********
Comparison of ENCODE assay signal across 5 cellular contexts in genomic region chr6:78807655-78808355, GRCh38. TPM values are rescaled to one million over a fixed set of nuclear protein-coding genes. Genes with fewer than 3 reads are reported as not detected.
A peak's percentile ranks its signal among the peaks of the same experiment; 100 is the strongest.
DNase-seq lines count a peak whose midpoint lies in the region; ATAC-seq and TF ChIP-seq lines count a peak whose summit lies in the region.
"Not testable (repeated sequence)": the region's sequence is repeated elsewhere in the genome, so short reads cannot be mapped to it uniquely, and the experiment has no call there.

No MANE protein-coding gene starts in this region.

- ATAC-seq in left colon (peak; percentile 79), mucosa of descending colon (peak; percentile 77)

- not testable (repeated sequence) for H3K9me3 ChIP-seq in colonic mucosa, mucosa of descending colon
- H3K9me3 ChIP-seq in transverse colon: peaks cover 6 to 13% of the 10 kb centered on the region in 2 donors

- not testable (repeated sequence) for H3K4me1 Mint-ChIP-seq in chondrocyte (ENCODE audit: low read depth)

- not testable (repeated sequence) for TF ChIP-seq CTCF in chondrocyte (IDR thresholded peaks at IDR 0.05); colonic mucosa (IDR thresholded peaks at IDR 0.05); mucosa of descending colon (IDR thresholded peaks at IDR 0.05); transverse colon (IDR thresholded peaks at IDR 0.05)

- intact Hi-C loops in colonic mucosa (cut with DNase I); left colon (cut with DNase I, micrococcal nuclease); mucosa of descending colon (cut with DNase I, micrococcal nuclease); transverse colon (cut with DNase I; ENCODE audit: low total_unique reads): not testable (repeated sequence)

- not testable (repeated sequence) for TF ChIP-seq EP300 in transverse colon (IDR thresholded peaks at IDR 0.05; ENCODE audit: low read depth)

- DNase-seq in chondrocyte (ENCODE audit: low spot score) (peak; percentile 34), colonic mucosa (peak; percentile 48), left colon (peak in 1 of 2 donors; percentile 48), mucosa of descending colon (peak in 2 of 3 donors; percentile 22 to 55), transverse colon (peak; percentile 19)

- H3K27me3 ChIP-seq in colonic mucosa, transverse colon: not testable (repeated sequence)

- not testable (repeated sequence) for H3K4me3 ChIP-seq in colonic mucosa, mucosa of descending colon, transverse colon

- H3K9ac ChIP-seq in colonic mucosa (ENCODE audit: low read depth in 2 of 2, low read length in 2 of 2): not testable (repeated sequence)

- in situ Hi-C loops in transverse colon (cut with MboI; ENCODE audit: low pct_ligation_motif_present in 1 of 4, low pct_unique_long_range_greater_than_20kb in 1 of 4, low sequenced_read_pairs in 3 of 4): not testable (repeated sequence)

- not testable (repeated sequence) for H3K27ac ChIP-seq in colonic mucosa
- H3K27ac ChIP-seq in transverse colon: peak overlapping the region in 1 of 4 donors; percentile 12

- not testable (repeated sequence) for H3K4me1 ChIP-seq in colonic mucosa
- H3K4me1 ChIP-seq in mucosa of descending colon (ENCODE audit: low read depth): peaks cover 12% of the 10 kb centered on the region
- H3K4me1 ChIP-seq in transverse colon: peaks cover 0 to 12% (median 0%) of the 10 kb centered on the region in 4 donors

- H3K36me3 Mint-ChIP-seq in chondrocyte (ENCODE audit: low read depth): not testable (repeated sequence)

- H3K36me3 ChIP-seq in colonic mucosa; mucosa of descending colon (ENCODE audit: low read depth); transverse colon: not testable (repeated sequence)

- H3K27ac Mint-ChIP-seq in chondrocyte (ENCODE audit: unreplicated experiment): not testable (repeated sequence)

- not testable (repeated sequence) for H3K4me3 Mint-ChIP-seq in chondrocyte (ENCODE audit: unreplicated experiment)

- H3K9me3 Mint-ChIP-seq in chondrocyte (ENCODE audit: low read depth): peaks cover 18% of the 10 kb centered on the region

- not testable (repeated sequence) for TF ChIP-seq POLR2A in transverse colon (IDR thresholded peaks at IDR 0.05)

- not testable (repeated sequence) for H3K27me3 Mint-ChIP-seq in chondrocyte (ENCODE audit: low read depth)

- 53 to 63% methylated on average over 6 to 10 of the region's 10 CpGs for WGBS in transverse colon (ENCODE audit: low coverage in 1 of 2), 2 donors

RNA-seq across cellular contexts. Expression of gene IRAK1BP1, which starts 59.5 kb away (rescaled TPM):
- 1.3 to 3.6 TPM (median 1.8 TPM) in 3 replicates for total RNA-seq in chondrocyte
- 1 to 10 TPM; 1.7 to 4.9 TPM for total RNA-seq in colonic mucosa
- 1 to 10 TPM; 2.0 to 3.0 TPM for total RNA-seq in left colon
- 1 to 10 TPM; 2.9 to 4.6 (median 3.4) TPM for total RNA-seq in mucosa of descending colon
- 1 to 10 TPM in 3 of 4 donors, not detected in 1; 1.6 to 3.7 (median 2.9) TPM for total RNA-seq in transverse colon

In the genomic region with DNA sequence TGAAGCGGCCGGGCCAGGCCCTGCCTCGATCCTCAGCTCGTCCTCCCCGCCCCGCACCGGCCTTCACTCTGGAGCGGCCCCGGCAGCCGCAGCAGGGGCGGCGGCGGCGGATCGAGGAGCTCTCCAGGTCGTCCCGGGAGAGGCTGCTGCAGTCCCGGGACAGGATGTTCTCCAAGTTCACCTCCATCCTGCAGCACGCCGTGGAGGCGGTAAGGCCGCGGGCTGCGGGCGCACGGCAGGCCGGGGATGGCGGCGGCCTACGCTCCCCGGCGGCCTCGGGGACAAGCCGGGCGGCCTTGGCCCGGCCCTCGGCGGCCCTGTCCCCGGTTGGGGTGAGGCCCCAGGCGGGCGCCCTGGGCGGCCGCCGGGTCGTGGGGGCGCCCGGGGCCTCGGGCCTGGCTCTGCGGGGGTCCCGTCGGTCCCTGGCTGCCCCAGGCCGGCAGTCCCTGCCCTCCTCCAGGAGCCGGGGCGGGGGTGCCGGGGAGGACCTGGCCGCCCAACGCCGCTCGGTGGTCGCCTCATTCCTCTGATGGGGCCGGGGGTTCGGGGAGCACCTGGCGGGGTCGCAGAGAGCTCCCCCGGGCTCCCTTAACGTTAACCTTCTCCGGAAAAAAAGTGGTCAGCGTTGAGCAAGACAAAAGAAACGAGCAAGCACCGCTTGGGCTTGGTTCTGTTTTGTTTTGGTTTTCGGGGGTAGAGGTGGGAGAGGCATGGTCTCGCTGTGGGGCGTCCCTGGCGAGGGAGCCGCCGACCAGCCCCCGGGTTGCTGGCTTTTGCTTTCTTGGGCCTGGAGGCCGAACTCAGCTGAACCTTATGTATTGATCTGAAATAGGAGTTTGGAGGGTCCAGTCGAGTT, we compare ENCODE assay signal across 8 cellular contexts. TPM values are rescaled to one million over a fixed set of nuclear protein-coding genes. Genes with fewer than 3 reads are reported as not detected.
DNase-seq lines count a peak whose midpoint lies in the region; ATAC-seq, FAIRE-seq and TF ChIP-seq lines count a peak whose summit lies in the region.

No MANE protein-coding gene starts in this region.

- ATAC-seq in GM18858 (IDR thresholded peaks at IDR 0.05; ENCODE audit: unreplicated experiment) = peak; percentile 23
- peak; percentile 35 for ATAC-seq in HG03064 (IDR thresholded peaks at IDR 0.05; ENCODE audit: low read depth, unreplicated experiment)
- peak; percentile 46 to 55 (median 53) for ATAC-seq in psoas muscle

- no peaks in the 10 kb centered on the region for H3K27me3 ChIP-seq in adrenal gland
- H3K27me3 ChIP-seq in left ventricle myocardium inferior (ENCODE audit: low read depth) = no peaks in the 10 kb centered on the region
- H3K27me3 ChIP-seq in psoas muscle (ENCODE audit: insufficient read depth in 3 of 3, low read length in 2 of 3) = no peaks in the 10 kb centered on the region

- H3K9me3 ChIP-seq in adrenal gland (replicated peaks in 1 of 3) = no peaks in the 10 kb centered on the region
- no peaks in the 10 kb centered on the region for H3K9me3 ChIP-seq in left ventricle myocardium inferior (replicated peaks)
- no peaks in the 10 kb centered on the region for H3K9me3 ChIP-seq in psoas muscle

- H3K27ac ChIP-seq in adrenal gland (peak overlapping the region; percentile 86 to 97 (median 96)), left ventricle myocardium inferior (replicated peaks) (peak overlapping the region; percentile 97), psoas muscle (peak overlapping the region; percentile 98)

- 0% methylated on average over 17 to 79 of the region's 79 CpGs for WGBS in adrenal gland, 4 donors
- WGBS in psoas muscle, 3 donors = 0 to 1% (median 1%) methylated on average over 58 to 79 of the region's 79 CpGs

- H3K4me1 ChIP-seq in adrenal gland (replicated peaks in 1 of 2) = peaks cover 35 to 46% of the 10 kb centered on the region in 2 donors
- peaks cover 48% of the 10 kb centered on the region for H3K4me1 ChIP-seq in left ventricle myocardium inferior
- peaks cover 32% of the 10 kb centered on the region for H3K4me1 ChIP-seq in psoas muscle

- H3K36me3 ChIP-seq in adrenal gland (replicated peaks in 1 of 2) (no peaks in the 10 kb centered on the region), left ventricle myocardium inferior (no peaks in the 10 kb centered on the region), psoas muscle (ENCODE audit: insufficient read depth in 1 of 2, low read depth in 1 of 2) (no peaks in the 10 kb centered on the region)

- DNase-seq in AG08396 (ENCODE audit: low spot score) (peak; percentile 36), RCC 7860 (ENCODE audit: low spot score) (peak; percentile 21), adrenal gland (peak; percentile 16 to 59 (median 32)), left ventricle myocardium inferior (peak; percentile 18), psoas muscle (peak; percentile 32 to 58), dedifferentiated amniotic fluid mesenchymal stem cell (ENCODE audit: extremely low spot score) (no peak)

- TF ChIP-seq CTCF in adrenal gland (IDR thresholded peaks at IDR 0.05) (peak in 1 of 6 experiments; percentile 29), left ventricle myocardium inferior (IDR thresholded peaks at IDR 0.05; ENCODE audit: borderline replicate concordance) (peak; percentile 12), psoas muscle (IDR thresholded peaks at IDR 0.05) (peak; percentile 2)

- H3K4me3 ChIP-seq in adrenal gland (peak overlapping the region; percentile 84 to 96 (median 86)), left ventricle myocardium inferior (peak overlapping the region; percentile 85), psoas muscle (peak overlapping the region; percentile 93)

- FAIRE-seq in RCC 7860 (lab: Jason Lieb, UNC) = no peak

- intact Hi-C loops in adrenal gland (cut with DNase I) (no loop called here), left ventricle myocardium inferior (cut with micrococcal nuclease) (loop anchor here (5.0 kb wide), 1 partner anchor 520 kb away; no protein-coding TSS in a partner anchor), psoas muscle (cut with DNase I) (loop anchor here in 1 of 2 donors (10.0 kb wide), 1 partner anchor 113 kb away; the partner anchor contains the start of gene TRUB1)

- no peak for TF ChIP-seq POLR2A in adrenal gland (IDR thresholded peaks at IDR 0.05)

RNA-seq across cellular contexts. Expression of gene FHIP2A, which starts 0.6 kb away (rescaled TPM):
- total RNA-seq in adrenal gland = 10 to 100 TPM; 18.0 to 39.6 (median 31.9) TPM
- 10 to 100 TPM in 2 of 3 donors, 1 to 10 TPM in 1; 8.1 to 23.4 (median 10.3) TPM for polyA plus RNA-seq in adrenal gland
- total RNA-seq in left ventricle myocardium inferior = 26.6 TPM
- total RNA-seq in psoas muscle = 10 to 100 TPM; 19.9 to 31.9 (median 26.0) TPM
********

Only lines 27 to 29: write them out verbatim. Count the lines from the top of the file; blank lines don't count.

- H3K9me3 Mint-ChIP-seq in chondrocyte (ENCODE audit: low read depth): peaks cover 18% of the 10 kb centered on the region

- not testable (repeated sequence) for TF ChIP-seq POLR2A in transverse colon (IDR thresholded peaks at IDR 0.05)

- not testable (repeated sequence) for H3K27me3 Mint-ChIP-seq in chondrocyte (ENCODE audit: low read depth)